11

I'm using Async CTP to write an IO heavy console app. But I'm having problems with exceptions.

public static void Main()
{
   while (true) {
     try{
         myobj.DoSomething(null);
     }
     catch(Exception){}
     Console.Write("done");
     //...
   }
}

//...
public async void DoSomething(string p)
{
   if (p==null) throw new InvalidOperationException();
   else await SomeAsyncMethod();
}

And the following happens: "done" gets written to the console, then I get the exception in the debugger, then I press continue my program exists.
What gives?

  • Why not use public async Task DoSomething(string p) instead (and await it)? – osexpert Jun 17 '19 at 9:44
13

When you call DoSomething() it basically creates a Task under the hood and starts that Task. Since you had a void signature, there is no Task object to signal back or that you could have blocked on, so execution fell straight through to done. Meanwhile the task throws an exception, which nobody is catching, which, I suspect, is why your program terminates.

I think the behavior you wanted is more like this:

public static void Main()
{
   while (true) {
     var t = myobj.DoSomething(null);
     t.Wait();
     if(t.HasException) {
       break;
     }
   }
   Console.Write("done");
   //...
  }
}

//...
public async Task DoSomething(string p)
{
  if (p==null) throw new InvalidOperationException();
  else await SomeAsyncMethod();
}

This will block on each DoSomething until it's done and exit the loop if DoSomething threw. Of course, then you are not really doing anything async. But from the pseudo code, i can't quite tell what you wanted to happen asynchronously.

Main take-away: Using void for an async method means that you loose the ability to get the exception unless you are awaiting that async method. As a sync call it basically just schedules work and the outcome disappears into the ether.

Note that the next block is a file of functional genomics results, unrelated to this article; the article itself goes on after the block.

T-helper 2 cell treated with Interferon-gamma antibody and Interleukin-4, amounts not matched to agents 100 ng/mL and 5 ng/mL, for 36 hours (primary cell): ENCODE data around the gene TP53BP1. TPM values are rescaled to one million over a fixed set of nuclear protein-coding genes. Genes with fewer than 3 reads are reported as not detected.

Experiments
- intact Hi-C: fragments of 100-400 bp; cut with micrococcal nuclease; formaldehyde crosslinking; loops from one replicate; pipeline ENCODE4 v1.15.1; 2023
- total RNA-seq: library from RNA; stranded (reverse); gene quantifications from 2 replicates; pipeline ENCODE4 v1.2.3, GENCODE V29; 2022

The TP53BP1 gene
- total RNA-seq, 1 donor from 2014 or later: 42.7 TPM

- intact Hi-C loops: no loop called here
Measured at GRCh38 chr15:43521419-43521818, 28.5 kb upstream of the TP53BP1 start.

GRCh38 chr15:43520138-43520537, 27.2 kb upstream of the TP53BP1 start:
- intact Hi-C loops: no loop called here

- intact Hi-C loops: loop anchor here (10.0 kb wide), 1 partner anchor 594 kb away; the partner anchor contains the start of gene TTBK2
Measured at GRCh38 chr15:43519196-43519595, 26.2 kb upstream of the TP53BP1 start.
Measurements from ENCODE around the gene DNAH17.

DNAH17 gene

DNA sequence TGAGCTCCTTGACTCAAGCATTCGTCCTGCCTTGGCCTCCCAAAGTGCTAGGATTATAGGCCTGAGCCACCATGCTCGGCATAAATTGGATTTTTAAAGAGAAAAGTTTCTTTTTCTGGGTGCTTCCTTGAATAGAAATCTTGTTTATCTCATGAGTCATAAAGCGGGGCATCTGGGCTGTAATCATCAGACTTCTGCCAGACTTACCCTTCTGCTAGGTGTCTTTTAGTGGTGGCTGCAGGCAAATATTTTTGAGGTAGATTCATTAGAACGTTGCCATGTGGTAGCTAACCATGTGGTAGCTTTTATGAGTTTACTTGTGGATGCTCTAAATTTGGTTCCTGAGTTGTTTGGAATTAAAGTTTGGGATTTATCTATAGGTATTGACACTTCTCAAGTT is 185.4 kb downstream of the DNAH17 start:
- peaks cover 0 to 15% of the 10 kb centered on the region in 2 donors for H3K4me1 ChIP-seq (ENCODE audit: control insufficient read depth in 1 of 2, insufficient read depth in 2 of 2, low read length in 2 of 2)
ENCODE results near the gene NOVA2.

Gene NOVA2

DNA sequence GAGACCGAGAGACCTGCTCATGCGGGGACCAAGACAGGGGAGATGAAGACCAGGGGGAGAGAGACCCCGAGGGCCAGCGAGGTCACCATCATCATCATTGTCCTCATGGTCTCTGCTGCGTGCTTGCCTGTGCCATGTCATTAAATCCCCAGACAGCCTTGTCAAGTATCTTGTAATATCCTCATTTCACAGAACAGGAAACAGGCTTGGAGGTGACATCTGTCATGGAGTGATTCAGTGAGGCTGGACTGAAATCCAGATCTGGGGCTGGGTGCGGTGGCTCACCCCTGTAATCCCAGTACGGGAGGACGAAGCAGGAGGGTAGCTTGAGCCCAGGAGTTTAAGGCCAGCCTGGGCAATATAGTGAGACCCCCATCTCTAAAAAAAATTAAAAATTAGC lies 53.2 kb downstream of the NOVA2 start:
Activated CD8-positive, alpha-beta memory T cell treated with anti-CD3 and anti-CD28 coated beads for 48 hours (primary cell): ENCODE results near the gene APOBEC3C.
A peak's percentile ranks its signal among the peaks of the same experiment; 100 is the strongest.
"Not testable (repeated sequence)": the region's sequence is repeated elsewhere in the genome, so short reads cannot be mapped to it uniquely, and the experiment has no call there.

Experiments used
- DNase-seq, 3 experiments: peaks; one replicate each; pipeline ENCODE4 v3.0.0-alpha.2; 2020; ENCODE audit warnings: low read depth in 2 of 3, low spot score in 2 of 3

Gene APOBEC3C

• I cannot call t.Wait(), as it blocks the main Console thread, so I cannot input anything else, so the SomeAsyncMethod will never finish (for my usage see: stackoverflow.com/questions/6145246/how-to-write-c-5-async) – TDaver Jun 8 '11 at 20:14
  • But I've figured it out! I don't WAIT my tasks, I put them into a list, and after each IO operation (when they can throw exceptions) I check the list if any of the tasks faulted! – TDaver Jun 8 '11 at 20:56
  • 1
    Yeah, it's usually best to fire up all the Tasks, collect them in a list and then to a TaskEx.WhenAll(listOfTasks).Wait() when you want to collect all the work – Arne Claassen Jun 8 '11 at 23:48
  • I think your t.HasException in your code will never return true, because Wait() throws AggregateException if the code in the task threw an exception. – svick Dec 30 '11 at 12:14
26

If you give your Console application an async-compatible context (e.g., AsyncContext (docs, source) from my AsyncEx library), then you can catch exceptions that propogate out of that context, even from async void methods:

public static void Main()
{
  try
  {
    AsyncContext.Run(() => myobj.DoSomething(null));
  }
  catch (Exception ex)
  {
    Console.Error.WriteLine(ex.Message);
  }
  Console.Write("done");
}

public async void DoSomething(string p)
{
  if (p==null) throw new InvalidOperationException();
  else await SomeAsyncMethod();
}
  • 9
    You have restored balance to the Force. Thank you! – John Hoerr Apr 23 '14 at 17:36

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